Cal Poly’s Innovation Quest Competition Awards $30,000 to Student Startups

SAN LUIS OBISPO — An interdisciplinary team of four Cal Poly students earned the $15,000 first-place prize in Cal Poly’s 13th annual Innovation Quest (iQ) Competition for their startup Mantis Composites, a company that is developing carbon fiber 3-D printing technology to provide full service design-to-manufacturing of high performance materials for automotive, aerospace and biomedical applications.

Aerospace engineering students Ryan Dunn and David Zilar, materials engineering student Michael Chapiro, and electrical engineering student Michael DeLay have been working on Mantis Composite for a year and half and participated in Cal Poly’s Center for Innovation and Entrepreneurship (CIE) Summer Accelerator program last year. Their platform allows customers to create composite parts for machines and devices with stronger, lighter and more intricate geometry than current technologies allow.

More than 150 applicants representing 43 teams from across campus competed for $30,000 in this year’s iQ competition. Twelve finalists teams were selected to present their ideas to a panel of judges with a broad range of entrepreneurial experience.

“We were very impressed by the caliber of innovative startup ideas that emerged for this competition and the maturity of prototypes and products being developed,” said Thomas Katona, assistant professor of innovation and entrepreneurship in Cal Poly’s Biomedical Engineering Department. “We had a fantastic spectrum of product ideas, including water management technologies, digital marketplace platforms, and fundamental materials development. This competition showcased Cal Poly’s top student startups and the polytechnic spirit.”

Sociology major Luke Fox and his business partner, Michael Taylor, won second place and the $10,000 Rich and Jackie Boberg Innovation Award for their startup, DroneFox, an invention designed to help emergency personnel detect, identify and intercept unauthorized drones.

Business administration majors Lucas Toohey and Matt Twohig, computer science student Annie Liu, and computer engineering students Jacob Copus, Justin Cellona and Nikhil Ahuja took third place and $5,000 for ObserVR, a virtual reality application that allows a user to stream multiple 2-D videos in a 3-D environment, creating an immersive environment for simultaneously viewing multiple eSport or sporting events.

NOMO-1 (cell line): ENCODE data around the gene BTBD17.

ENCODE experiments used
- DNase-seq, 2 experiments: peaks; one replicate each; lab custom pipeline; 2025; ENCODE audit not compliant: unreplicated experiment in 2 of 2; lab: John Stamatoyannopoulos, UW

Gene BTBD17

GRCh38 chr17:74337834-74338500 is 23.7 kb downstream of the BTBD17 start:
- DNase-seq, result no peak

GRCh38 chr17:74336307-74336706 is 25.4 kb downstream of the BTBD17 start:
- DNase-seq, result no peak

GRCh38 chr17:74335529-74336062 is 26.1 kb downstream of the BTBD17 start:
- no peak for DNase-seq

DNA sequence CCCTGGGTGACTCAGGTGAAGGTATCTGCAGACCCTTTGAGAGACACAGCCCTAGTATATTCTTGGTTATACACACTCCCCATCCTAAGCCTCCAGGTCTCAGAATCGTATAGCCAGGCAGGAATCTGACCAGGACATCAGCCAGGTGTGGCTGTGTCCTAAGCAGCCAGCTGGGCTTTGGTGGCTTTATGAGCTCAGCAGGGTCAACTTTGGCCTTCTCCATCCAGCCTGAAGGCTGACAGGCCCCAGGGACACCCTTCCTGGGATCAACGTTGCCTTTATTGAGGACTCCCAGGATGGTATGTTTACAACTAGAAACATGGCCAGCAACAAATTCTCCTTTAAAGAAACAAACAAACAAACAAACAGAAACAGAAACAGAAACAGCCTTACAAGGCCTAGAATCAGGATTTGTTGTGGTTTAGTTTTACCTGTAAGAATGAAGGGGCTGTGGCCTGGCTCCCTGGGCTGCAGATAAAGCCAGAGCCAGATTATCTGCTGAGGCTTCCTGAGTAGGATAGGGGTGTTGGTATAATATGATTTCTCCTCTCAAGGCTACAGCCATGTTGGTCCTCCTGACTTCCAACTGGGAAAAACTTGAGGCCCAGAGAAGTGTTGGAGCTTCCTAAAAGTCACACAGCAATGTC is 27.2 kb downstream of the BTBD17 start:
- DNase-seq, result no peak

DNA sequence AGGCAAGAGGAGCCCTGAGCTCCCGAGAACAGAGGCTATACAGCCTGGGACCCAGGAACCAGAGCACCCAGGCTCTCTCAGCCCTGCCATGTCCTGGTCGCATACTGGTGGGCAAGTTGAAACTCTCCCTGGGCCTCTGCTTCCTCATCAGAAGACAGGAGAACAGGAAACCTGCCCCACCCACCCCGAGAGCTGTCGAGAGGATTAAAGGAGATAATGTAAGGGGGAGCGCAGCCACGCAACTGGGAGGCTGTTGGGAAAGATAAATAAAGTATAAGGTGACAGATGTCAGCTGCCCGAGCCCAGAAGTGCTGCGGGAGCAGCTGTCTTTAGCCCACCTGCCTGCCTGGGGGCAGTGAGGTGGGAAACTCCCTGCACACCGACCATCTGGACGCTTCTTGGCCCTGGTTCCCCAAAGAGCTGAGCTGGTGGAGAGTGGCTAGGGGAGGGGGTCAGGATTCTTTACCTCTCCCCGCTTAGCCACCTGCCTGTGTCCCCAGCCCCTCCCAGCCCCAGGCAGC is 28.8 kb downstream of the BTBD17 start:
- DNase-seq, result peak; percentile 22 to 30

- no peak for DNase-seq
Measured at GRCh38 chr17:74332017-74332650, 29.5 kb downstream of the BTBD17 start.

The top three teams are invited to interview and compete for the CIE’s SLO HotHouse Summer Accelerator program, a 13-week intensive business launch program. Accepted teams receive $10,000 to help fund their startup, are paired with experienced mentors, and receive workspace and business guidance throughout the summer.

Cal Poly graduates and business leaders founded iQ as a nonprofit philanthropic corporation to create a mechanism for Cal Poly students to apply their skills and innovative ideas to create companies and jobs and to build a culture of social responsibility. Since its inception, iQ has awarded more than $375,000 and alumni companies of the iQ program have begun to financially support the competition.

“Parsons is pleased to have sponsored Cal Poly’s iQ competition for the third consecutive year, and we congratulate this year’s winners for their ingenuity and success in translating skills they learned in the classroom into innovative products and business ideas,” said Chuck Harrington, Parsons’ chairman and CEO. “As a global engineering, construction, technical and management services firm, we understand the importance of empowering today’s youth through innovation and learning.”

Half of the 32 award winners over the last 10 years are still in business, including Grinds Coffee, InPress Technologies, RepairTech and Higea Inc.

For more information about iQ and the winners, go to:

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